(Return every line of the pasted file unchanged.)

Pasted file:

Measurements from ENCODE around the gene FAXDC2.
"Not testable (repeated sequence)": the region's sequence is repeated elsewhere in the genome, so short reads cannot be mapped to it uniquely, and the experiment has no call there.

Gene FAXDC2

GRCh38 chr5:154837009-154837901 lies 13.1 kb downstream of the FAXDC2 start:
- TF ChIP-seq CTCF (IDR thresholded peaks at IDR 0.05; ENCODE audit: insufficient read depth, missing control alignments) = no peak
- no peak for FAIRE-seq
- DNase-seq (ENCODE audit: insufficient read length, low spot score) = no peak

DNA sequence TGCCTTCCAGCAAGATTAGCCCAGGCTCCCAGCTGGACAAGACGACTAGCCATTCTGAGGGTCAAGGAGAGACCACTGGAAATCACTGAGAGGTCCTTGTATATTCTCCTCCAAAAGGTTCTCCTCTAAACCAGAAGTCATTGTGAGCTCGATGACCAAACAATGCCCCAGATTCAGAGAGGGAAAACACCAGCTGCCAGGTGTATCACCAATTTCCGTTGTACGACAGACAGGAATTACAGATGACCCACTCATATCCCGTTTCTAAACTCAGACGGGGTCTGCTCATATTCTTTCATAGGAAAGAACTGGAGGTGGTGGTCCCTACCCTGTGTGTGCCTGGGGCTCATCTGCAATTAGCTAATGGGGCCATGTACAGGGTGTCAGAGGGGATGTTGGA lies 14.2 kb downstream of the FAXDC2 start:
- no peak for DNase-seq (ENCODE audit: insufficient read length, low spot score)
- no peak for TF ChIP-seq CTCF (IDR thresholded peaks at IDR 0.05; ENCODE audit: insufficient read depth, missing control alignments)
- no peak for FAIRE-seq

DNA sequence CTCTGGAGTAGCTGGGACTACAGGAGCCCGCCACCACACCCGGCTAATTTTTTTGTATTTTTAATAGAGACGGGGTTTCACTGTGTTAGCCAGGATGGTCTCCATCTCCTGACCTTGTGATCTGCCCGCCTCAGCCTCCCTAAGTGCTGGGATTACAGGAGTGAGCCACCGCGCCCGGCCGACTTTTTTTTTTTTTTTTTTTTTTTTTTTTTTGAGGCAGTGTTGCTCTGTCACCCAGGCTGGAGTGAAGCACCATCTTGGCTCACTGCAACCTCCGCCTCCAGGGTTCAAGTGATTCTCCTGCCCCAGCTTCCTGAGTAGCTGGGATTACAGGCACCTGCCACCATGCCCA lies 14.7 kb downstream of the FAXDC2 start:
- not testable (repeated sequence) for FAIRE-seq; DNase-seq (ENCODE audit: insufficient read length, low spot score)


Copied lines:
Measurements from ENCODE around the gene FAXDC2.
"Not testable (repeated sequence)": the region's sequence is repeated elsewhere in the genome, so short reads cannot be mapped to it uniquely, and the experiment has no call there.

Gene FAXDC2

GRCh38 chr5:154837009-154837901 lies 13.1 kb downstream of the FAXDC2 start:
- TF ChIP-seq CTCF (IDR thresholded peaks at IDR 0.05; ENCODE audit: insufficient read depth, missing control alignments) = no peak
- no peak for FAIRE-seq
- DNase-seq (ENCODE audit: insufficient read length, low spot score) = no peak

DNA sequence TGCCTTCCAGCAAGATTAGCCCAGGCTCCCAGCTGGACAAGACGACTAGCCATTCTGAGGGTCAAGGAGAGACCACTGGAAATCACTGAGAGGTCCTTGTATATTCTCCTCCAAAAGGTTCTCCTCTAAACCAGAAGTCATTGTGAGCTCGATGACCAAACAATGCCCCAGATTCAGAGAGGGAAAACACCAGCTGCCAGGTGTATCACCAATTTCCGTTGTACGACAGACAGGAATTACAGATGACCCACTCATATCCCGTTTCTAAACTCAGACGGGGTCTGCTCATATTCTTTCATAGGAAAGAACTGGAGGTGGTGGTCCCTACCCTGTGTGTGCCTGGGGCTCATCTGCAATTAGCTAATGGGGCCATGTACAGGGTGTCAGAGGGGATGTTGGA lies 14.2 kb downstream of the FAXDC2 start:
- no peak for DNase-seq (ENCODE audit: insufficient read length, low spot score)
- no peak for TF ChIP-seq CTCF (IDR thresholded peaks at IDR 0.05; ENCODE audit: insufficient read depth, missing control alignments)
- no peak for FAIRE-seq

DNA sequence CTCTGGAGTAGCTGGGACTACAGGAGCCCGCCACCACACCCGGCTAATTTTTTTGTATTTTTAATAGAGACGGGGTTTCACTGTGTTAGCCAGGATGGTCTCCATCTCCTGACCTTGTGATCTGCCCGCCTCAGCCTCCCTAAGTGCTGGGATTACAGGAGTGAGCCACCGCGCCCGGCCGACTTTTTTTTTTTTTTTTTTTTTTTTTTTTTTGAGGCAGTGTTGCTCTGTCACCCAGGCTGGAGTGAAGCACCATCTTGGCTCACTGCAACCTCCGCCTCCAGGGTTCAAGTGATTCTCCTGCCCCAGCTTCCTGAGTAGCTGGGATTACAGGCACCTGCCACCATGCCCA lies 14.7 kb downstream of the FAXDC2 start:
- not testable (repeated sequence) for FAIRE-seq; DNase-seq (ENCODE audit: insufficient read length, low spot score)